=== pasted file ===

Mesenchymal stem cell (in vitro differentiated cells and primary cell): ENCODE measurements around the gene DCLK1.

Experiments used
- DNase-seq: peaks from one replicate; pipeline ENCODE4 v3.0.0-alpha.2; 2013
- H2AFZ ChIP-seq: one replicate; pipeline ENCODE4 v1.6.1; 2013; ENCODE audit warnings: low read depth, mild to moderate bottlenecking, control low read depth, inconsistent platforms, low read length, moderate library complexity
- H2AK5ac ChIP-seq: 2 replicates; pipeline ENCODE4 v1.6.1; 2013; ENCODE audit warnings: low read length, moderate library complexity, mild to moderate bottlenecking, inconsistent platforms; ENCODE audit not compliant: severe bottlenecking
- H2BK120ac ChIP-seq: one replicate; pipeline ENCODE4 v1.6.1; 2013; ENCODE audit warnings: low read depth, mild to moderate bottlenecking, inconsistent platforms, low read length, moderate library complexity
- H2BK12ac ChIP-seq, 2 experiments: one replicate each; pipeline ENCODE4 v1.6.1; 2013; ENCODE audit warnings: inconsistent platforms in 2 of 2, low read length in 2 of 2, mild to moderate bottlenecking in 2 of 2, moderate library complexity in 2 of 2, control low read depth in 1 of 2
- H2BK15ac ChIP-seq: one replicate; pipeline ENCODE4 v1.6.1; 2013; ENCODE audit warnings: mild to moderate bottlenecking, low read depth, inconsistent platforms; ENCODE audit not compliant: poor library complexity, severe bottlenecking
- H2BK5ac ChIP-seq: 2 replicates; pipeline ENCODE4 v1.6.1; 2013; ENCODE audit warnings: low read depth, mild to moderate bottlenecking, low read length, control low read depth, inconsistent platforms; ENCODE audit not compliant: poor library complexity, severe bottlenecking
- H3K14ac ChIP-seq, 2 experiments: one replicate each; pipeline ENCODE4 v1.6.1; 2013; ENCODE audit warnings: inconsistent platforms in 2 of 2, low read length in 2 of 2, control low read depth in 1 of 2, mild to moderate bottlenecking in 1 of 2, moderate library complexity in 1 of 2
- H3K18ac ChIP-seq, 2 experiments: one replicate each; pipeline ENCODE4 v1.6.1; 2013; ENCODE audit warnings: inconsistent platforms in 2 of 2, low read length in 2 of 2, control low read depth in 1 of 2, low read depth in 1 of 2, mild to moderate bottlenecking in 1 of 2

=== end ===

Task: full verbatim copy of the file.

Mesenchymal stem cell (in vitro differentiated cells and primary cell): ENCODE measurements around the gene DCLK1.

Experiments used
- DNase-seq: peaks from one replicate; pipeline ENCODE4 v3.0.0-alpha.2; 2013
- H2AFZ ChIP-seq: one replicate; pipeline ENCODE4 v1.6.1; 2013; ENCODE audit warnings: low read depth, mild to moderate bottlenecking, control low read depth, inconsistent platforms, low read length, moderate library complexity
- H2AK5ac ChIP-seq: 2 replicates; pipeline ENCODE4 v1.6.1; 2013; ENCODE audit warnings: low read length, moderate library complexity, mild to moderate bottlenecking, inconsistent platforms; ENCODE audit not compliant: severe bottlenecking
- H2BK120ac ChIP-seq: one replicate; pipeline ENCODE4 v1.6.1; 2013; ENCODE audit warnings: low read depth, mild to moderate bottlenecking, inconsistent platforms, low read length, moderate library complexity
- H2BK12ac ChIP-seq, 2 experiments: one replicate each; pipeline ENCODE4 v1.6.1; 2013; ENCODE audit warnings: inconsistent platforms in 2 of 2, low read length in 2 of 2, mild to moderate bottlenecking in 2 of 2, moderate library complexity in 2 of 2, control low read depth in 1 of 2
- H2BK15ac ChIP-seq: one replicate; pipeline ENCODE4 v1.6.1; 2013; ENCODE audit warnings: mild to moderate bottlenecking, low read depth, inconsistent platforms; ENCODE audit not compliant: poor library complexity, severe bottlenecking
- H2BK5ac ChIP-seq: 2 replicates; pipeline ENCODE4 v1.6.1; 2013; ENCODE audit warnings: low read depth, mild to moderate bottlenecking, low read length, control low read depth, inconsistent platforms; ENCODE audit not compliant: poor library complexity, severe bottlenecking
- H3K14ac ChIP-seq, 2 experiments: one replicate each; pipeline ENCODE4 v1.6.1; 2013; ENCODE audit warnings: inconsistent platforms in 2 of 2, low read length in 2 of 2, control low read depth in 1 of 2, mild to moderate bottlenecking in 1 of 2, moderate library complexity in 1 of 2
- H3K18ac ChIP-seq, 2 experiments: one replicate each; pipeline ENCODE4 v1.6.1; 2013; ENCODE audit warnings: inconsistent platforms in 2 of 2, low read length in 2 of 2, control low read depth in 1 of 2, low read depth in 1 of 2, mild to moderate bottlenecking in 1 of 2